10/30/2013 8:11AM

Steven Crist: Friday's Breeders' Cup card for players and purists alike

Barbara D. Livingston
Hymn Book (left) has the potential to blow up the tote board in the Breeders' Cup Dirt Mile.

The Friday portion of this year’s Breeders’ Cup lacks any unifying theme and consists of five disparate races, four of which have no championship implications, much less the “world championship” label the event hangs on them. Those four races, however, are a horseplayer’s delight of wide-open betting propositions, and the fifth and final Friday Cup race, the Distaff, is a true clash of champions that should satisfy the purest of purists.

The day starts with the much-maligned but utterly harmless Marathon. The race was a noble idea that has failed to spark a renaissance of interest or participation in long-distance American racing, and which this year also has failed to attract any proven long-winded European types. I picked the race Cease, Pool Play, Blueskiesnrainbows, and London Bridge, and have roughly the same confidence as if I had picked any four names out of a hat.

The Juvenile Turf has been won by a European making his American debut in four of its six runnings, and I see no reason that trend should not continue. European grass horses are a notch above ours, just as our horses always have the edge on dirt. Outstrip and Giovanni Boldini look like the best of the Euros, so I picked them one-two in that order, followed by another Euro, Wilshire Boulevard, and the top American, Bobby’s Kitten. Other possibilities are the least-accomplished Euro, Shamshon, and the possibly underrated American colt Poker Player.

The Dirt Mile, an iffy proposition with a small field in some years, came up a strong race this year with seven Grade 1 winners including Verrazano and Goldencents, this year’s Wood Memorial and Santa Anita Derby winners. They both failed going the classic distances but are perfectly suited to a one-mile race around two turns, the configuration for the Dirt Mile when it is run at Santa Anita. It’s useful to think of the race as a shortened route rather than an extended sprint.

If Verrazano repeats his Haskell performance, he’ll win by daylight. The pricey horse I’ll try to get into the mix with those 3-year-olds is the 7-year-old Hymn Book at 15-1 on the morning line. He makes his second start off a layoff and finished well to be third in the slow-paced Kelso last time out.

The Juvenile Fillies Turf is another invitation to European dominance, and I’m going with the Group 1 winners Chriselliam (Fillies’ Mile) and Vorda (Cheveley Park). Unbeaten Al Thakhira has yet to face top company but might be just as good. Among the Americans, Testa Rossi turned in the best performance winning the Miss Grillo. My Conquestadory will be an underlay off her synthetic-track Alcibiades, but deserves respect off a victory over males in the Grade 2 Summer in her racing debut.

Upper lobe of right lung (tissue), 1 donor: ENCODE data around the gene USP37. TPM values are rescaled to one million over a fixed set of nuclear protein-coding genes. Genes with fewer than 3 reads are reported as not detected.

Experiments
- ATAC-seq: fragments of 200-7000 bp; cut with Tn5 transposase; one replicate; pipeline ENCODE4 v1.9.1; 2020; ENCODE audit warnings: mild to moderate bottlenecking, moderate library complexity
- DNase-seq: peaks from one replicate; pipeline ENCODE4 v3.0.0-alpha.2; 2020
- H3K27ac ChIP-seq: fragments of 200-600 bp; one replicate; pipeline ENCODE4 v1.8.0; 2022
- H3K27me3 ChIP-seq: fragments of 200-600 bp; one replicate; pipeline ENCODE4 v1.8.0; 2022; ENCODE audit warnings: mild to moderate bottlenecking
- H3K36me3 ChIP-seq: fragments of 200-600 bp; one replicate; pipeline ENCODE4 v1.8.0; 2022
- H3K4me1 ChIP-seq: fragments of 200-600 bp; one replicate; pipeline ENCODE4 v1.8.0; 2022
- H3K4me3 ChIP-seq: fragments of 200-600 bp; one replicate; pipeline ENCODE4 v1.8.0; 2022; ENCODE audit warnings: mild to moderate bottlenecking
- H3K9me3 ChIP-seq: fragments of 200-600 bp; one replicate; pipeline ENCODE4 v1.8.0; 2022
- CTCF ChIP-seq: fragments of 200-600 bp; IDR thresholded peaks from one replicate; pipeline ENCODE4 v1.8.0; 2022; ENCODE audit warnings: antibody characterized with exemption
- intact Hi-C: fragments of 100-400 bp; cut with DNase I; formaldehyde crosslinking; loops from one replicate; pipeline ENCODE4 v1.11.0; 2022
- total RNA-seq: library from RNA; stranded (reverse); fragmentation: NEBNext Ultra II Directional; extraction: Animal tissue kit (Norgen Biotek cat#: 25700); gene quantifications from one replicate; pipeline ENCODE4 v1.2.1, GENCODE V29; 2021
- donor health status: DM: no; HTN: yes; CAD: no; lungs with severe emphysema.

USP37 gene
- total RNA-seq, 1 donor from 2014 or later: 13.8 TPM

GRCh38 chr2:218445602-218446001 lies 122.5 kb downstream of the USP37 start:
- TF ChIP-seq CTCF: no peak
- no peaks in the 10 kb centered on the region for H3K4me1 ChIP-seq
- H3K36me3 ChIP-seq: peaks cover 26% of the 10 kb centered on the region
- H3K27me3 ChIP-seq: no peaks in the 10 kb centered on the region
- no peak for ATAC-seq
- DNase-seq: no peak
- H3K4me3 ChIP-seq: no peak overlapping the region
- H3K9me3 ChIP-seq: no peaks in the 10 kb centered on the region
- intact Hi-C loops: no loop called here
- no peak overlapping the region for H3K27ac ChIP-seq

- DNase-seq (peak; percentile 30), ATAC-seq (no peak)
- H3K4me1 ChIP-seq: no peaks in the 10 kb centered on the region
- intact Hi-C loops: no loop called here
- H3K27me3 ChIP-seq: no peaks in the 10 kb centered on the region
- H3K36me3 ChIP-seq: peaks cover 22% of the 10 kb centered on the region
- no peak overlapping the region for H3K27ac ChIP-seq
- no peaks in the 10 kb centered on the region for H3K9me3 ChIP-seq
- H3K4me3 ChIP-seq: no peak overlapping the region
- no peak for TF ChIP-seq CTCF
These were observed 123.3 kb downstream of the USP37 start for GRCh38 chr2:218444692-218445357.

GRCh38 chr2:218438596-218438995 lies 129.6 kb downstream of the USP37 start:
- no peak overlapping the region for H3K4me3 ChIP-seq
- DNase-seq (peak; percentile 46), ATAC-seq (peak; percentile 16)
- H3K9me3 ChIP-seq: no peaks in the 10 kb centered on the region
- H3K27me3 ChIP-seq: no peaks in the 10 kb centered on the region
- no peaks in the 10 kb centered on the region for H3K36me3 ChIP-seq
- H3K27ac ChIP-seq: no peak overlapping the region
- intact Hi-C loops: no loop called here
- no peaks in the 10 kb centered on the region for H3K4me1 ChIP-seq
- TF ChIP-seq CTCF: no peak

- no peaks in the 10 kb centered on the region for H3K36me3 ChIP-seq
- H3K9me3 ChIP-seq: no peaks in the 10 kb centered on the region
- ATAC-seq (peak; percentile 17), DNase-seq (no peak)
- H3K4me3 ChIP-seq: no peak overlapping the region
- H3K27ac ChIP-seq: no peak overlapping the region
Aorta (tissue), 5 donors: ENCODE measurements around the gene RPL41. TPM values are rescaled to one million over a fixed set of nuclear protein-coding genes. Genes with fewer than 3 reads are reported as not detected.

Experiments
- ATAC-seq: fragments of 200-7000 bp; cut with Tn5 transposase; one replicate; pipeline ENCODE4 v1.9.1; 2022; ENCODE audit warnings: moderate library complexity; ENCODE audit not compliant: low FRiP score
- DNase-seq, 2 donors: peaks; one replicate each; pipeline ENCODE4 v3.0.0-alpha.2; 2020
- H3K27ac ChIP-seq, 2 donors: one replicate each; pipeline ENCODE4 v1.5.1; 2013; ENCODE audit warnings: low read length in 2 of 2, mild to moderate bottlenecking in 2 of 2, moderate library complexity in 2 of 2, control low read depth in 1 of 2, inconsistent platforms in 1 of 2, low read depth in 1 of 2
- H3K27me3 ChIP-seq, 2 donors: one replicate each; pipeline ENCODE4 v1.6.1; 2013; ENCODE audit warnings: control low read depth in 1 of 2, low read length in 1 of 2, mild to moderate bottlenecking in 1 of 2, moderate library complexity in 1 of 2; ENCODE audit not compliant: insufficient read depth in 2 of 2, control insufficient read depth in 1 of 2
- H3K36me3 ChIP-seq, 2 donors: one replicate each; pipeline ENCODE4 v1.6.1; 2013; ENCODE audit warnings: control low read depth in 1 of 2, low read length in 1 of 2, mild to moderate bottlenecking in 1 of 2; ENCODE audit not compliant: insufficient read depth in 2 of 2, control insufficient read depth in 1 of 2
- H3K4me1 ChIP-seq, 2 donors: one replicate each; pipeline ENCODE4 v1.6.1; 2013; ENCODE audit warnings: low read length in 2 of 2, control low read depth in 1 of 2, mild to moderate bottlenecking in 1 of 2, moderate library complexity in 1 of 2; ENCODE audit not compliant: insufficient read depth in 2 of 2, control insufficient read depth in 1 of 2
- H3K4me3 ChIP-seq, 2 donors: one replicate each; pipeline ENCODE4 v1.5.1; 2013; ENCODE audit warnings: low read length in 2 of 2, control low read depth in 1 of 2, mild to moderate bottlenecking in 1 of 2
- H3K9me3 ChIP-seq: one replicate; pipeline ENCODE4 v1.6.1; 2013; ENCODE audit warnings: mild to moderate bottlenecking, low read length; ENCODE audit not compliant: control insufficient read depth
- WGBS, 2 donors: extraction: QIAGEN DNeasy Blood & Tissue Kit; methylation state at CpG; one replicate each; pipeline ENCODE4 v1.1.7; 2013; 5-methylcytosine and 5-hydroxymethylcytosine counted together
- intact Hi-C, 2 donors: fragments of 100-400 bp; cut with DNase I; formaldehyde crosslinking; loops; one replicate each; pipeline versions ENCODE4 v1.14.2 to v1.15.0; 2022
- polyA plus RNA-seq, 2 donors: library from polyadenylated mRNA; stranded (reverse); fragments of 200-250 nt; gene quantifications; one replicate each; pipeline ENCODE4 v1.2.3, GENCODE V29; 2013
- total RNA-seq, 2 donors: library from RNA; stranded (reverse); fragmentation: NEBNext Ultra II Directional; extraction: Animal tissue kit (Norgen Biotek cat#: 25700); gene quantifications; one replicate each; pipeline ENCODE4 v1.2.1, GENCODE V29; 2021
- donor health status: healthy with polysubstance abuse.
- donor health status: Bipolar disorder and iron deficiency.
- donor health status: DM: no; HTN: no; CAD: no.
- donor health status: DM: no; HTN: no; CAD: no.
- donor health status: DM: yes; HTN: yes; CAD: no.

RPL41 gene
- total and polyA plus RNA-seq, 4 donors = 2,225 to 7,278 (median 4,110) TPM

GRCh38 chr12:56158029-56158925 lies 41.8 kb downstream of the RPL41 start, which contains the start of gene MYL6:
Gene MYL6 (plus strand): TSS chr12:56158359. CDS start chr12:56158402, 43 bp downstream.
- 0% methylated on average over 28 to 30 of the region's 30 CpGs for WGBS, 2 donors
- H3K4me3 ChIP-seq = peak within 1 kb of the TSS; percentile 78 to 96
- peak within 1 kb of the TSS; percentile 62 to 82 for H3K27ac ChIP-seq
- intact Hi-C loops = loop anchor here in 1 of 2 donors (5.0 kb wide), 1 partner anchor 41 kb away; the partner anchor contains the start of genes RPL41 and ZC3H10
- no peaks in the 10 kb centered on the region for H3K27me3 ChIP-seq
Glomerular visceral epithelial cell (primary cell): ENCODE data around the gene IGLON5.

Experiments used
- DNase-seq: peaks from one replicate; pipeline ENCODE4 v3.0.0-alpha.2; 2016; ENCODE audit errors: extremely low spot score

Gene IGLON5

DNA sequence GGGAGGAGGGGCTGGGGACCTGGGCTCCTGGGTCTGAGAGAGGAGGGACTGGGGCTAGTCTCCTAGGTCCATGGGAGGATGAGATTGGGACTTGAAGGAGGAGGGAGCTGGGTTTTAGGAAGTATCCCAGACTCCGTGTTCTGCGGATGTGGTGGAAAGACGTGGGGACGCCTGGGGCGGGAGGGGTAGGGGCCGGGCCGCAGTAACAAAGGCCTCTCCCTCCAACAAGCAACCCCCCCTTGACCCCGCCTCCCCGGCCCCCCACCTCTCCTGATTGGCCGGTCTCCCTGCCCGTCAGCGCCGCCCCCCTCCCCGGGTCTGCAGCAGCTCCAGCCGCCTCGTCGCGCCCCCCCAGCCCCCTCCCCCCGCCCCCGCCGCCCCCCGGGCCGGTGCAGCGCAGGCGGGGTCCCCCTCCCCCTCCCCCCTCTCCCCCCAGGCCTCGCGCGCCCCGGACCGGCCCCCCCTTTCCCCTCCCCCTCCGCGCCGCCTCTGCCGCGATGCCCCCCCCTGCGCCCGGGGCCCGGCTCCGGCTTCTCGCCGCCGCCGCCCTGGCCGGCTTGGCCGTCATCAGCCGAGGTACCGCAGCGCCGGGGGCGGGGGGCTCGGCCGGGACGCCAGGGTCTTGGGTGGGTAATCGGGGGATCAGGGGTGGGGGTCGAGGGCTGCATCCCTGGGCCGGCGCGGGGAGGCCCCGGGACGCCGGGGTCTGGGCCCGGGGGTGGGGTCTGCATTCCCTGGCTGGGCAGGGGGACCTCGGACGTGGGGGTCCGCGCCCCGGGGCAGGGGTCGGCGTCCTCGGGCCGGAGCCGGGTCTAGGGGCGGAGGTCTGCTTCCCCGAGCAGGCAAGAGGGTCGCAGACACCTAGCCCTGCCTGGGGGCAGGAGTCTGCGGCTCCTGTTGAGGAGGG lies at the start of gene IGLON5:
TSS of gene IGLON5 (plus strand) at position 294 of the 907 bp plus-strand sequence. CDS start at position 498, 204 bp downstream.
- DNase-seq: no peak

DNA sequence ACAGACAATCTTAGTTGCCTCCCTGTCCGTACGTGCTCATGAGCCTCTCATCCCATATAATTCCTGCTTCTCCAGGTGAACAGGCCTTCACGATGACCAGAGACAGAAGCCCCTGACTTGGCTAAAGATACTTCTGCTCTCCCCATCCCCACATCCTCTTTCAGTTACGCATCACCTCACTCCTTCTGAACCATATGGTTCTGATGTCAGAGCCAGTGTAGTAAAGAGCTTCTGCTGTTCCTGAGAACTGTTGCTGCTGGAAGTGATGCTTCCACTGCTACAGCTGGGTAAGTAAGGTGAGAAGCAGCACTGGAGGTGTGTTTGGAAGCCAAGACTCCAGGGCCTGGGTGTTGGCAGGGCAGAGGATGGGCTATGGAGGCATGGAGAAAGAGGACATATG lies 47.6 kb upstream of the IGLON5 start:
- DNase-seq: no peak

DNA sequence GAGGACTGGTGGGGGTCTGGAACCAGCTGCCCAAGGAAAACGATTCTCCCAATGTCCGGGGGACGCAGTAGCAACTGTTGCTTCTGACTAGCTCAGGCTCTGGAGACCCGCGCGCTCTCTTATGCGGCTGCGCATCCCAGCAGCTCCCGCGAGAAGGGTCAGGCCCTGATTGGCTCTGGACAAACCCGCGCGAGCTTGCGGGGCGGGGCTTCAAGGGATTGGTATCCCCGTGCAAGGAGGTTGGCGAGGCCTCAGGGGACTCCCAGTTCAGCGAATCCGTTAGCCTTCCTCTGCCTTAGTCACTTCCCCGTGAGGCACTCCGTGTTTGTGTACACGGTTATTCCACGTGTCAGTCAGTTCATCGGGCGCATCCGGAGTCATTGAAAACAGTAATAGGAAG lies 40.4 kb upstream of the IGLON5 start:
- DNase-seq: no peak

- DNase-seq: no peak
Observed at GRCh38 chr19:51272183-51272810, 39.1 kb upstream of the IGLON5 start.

And then it’s time to sit back and enjoy the race that has appropriately had its name restored to the original Distaff after an unfortunate spell of being called the Ladies’ Classic. It’s only a six-horse field, but what a trio of favorites: Royal Delta, already a dual Eclipse winner, trying for her third straight victory in the race; Princess of Sylmar, who upset Royal Delta in the Beldame after sweeping the Kentucky Oaks, CCA Oaks, and Alabama; and Beholder, last year’s champion 2-year-old filly, who will enjoy a home-court advantage.

Princess of Sylmar’s mere presence in the race may be the most sporting gesture of the racing season – she could have called it a year after the Beldame and been assured of a divisional title instead of crossing the country. It’s hard not to root for her off that alone and she’s my pick in the Distaff. The race is filled with strategic intrigue that may well determine the winner. Beholder and Royal Delta have repeatedly run brilliantly when loose on the lead, but they can’t both be there, while Princess of Sylmar may need them to hook up early to run them both down late.

The Breeders’ Cup could do a better job with defining the Friday card, perhaps by age or distance. (The “filly Friday” idea was wisely abandoned because you can’t have a filly Friday when the best fillies in the world sometimes run against males on Saturday, a la Zenyatta and Goldikova.) That said, it’s a grand betting card, and horse racing just doesn’t get much better than the showdown that awaits in the Distaff.